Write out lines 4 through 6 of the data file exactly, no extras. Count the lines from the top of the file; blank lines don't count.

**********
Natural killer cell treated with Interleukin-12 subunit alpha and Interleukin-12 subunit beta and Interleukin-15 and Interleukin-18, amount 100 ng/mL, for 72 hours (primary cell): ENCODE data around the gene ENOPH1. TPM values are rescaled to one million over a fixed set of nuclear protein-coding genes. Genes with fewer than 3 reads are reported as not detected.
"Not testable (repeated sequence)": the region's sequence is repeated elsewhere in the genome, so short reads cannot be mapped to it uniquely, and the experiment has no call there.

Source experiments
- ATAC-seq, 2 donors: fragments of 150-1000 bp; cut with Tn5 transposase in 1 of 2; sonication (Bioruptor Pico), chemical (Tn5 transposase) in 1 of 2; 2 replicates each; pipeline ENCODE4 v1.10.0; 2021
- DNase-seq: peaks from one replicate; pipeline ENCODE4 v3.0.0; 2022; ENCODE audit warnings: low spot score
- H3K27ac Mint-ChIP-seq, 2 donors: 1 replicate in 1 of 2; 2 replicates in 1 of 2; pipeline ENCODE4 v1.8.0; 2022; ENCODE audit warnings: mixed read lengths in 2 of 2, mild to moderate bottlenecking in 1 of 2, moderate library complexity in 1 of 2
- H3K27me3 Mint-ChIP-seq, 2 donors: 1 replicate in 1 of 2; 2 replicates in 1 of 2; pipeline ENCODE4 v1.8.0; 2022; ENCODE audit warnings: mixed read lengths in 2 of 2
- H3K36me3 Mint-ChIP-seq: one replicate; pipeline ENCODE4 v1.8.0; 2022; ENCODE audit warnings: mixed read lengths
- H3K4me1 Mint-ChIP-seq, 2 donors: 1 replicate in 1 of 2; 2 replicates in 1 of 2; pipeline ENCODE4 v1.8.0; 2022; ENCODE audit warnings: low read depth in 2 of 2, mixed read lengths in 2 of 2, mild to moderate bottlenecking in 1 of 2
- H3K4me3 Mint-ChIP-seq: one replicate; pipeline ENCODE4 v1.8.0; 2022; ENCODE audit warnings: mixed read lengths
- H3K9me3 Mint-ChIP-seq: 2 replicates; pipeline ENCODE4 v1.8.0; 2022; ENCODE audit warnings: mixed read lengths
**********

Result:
- ATAC-seq, 2 donors: fragments of 150-1000 bp; cut with Tn5 transposase in 1 of 2; sonication (Bioruptor Pico), chemical (Tn5 transposase) in 1 of 2; 2 replicates each; pipeline ENCODE4 v1.10.0; 2021
- DNase-seq: peaks from one replicate; pipeline ENCODE4 v3.0.0; 2022; ENCODE audit warnings: low spot score
- H3K27ac Mint-ChIP-seq, 2 donors: 1 replicate in 1 of 2; 2 replicates in 1 of 2; pipeline ENCODE4 v1.8.0; 2022; ENCODE audit warnings: mixed read lengths in 2 of 2, mild to moderate bottlenecking in 1 of 2, moderate library complexity in 1 of 2